Why We Don’t Value Security: It’s a human thing
In this short article, Optic Security Group Enterprise Security Risk Manager Nicholas Dynon discusses how behavioural economics provides an explanation as to why humans tend to take a cavalier approach to security.
We’ve all seen variations on the below image in our LinkedIn feeds. The coin jar is a fun way to illustrate the lack of investment in security prior to a security breach relative to the funding thrown at security after a breach… and the small price that’s paid for security relative to the potential cost of a breach.
Much of the commentary discusses the problem in terms of Return on Investment (ROI) and, in particular, the difficulties organisations face in evidencing, measuring, and understanding Return on Security Investment (ROSI).
Unlike traditional ROI, which is a measurement based on gain (profitability), ROSI is measured in terms of loss avoided.
We’ll look more closely at ROSI in subsequent posts, but before we do that, it’s worth taking a step back to consider how we as humans approach the prospect of loss and loss avoidance. What are the basic human behaviours that inform why we value potential loss, and do we value it differently to potential gain?
Enter Prospect Theory.
Sometimes referred to as loss-aversion theory, Prospect Theory is a behavioural economics construct that describes how people make decisions when presented with alternatives that involve uncertainty. It was developed by Amos Tversky and Daniel Kahneman (who won a Nobel Prize in Economics for his prospect theory work).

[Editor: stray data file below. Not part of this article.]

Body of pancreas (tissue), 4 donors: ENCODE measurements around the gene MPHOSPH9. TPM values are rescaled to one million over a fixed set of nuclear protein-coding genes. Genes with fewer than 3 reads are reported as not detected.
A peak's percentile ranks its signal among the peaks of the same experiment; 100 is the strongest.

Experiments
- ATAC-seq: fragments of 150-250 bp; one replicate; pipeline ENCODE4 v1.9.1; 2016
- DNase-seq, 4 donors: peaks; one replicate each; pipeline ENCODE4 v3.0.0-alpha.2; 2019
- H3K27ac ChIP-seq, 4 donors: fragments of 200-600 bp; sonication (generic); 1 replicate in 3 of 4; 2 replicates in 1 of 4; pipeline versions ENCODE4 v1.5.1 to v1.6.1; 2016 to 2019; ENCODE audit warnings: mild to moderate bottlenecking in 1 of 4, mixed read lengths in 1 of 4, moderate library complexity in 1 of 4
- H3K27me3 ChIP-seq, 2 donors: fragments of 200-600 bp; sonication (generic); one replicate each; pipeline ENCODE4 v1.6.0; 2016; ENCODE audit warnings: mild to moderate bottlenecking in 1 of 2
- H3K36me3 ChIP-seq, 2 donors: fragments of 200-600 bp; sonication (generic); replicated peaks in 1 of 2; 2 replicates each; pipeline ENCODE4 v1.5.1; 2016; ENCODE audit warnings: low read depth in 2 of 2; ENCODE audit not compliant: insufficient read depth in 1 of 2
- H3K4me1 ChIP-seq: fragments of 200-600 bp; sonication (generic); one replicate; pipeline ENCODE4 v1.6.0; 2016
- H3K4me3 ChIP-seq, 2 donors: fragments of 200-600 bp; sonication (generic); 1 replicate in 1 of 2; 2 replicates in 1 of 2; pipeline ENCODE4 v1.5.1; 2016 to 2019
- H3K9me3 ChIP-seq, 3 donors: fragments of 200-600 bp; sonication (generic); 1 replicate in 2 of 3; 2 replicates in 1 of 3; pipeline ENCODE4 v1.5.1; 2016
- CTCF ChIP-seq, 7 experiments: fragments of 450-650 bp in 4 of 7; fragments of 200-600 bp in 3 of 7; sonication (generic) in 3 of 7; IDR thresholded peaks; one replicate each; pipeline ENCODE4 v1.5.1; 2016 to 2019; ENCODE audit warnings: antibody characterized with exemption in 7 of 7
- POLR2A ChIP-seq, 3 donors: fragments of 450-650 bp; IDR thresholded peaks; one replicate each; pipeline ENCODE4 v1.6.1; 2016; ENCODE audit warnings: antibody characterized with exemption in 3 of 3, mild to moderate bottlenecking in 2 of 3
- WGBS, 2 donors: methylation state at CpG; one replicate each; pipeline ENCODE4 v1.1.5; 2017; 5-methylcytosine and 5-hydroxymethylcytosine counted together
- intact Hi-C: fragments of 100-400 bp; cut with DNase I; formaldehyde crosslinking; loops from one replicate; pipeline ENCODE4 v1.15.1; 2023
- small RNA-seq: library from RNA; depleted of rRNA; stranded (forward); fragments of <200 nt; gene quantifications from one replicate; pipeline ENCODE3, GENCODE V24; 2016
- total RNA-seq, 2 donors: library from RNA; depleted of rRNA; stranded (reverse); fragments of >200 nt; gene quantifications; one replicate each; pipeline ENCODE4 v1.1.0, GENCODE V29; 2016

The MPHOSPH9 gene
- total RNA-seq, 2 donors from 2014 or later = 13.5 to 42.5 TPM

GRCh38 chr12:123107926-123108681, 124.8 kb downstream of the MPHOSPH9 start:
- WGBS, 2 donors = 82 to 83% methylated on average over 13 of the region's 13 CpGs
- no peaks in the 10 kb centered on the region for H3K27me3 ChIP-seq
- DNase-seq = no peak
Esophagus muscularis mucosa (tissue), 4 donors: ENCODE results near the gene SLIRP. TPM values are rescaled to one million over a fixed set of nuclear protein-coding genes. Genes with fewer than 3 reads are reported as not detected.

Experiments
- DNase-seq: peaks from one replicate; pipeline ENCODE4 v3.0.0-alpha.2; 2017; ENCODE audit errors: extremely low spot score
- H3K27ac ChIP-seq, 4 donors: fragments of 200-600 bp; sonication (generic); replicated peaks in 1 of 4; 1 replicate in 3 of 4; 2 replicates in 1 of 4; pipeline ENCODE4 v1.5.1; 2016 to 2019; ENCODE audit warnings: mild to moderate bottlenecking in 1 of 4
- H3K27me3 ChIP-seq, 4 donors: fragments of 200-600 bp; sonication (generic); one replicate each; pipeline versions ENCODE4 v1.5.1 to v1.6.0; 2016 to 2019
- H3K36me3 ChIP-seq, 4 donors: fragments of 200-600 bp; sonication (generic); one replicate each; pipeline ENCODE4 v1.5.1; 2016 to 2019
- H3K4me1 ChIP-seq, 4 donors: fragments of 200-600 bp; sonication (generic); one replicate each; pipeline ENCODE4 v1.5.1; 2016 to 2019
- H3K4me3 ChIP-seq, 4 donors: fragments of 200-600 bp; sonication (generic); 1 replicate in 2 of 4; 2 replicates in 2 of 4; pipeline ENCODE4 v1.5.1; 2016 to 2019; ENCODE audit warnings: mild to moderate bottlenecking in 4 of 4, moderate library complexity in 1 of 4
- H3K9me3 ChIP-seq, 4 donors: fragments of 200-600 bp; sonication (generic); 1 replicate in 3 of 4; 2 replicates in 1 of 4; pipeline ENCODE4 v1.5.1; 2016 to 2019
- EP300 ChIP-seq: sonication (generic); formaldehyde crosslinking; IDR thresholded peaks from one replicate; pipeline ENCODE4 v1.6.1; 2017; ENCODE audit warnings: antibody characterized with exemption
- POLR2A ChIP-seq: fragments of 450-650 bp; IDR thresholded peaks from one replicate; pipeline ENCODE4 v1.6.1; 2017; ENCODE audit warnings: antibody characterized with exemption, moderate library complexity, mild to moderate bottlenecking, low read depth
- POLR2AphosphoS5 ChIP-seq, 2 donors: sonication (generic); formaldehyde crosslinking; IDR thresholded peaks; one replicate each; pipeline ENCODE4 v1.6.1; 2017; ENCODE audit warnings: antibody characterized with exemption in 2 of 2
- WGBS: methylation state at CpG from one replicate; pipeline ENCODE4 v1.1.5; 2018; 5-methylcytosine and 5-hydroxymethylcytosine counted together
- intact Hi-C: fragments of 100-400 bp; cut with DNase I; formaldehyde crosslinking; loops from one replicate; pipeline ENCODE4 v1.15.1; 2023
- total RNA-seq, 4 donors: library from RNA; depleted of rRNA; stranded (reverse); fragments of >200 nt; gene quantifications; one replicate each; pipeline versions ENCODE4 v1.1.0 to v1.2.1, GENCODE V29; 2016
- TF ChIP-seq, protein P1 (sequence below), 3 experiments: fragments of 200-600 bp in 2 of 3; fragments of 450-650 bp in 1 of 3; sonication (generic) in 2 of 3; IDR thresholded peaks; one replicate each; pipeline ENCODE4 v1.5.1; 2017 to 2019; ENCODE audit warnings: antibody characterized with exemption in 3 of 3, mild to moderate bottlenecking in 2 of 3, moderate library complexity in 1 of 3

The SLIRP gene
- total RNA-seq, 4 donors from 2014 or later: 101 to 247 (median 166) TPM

According to the theory, for most people, a small yet certain gain is more attractive than the prospect of a less certain larger gain, but when it comes to losses, the reverse holds true: most people will risk the prospect of a greater loss rather than incur a guaranteed smaller one.
In the research, participants were presented with two choices: (i) the choice between a certain gain of $500 and a 50% chance of gaining $1,000, and (ii) the choice between a certain loss of $500 and a 50% chance of losing $1,000.
The results? 84% of participants chose the certain $500 gain over the riskier one, while 70% chose to risk a $1,000 loss over settling for the smaller certain one.
In other words, human nature dictates that we’ll take a sure gain over a less certain bigger one, yet we’ll risk a bigger loss just to avoid a certain smaller one (this is known as the ‘reflection effect’). We are so averse to loss that instead of accepting a small loss we’d rather try to gamble our way out of it – even if it means we might lose big!
It’s no wonder then that security spend (a.k.a., the certain smaller cost) tends to be avoided in favour of chancing it. According to Prospect Theory, it’s in our nature.
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